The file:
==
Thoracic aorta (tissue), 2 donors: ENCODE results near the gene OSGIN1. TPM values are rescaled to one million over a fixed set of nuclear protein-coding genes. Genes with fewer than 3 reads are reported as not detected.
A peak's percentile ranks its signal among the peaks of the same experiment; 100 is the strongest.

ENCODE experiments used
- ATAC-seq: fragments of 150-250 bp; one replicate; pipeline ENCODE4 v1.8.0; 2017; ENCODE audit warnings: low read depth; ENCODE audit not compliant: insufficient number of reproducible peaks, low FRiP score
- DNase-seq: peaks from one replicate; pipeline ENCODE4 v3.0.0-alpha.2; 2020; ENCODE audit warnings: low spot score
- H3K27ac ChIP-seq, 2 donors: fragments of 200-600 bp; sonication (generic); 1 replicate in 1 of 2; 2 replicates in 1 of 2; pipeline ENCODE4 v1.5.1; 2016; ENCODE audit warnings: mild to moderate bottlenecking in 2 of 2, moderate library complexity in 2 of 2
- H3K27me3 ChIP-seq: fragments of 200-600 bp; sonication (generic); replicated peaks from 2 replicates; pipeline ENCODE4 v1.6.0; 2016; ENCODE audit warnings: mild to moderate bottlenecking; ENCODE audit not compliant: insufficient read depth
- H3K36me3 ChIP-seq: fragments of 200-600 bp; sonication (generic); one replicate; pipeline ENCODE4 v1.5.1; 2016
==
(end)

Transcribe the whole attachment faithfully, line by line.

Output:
Thoracic aorta (tissue), 2 donors: ENCODE results near the gene OSGIN1. TPM values are rescaled to one million over a fixed set of nuclear protein-coding genes. Genes with fewer than 3 reads are reported as not detected.
A peak's percentile ranks its signal among the peaks of the same experiment; 100 is the strongest.

ENCODE experiments used
- ATAC-seq: fragments of 150-250 bp; one replicate; pipeline ENCODE4 v1.8.0; 2017; ENCODE audit warnings: low read depth; ENCODE audit not compliant: insufficient number of reproducible peaks, low FRiP score
- DNase-seq: peaks from one replicate; pipeline ENCODE4 v3.0.0-alpha.2; 2020; ENCODE audit warnings: low spot score
- H3K27ac ChIP-seq, 2 donors: fragments of 200-600 bp; sonication (generic); 1 replicate in 1 of 2; 2 replicates in 1 of 2; pipeline ENCODE4 v1.5.1; 2016; ENCODE audit warnings: mild to moderate bottlenecking in 2 of 2, moderate library complexity in 2 of 2
- H3K27me3 ChIP-seq: fragments of 200-600 bp; sonication (generic); replicated peaks from 2 replicates; pipeline ENCODE4 v1.6.0; 2016; ENCODE audit warnings: mild to moderate bottlenecking; ENCODE audit not compliant: insufficient read depth
- H3K36me3 ChIP-seq: fragments of 200-600 bp; sonication (generic); one replicate; pipeline ENCODE4 v1.5.1; 2016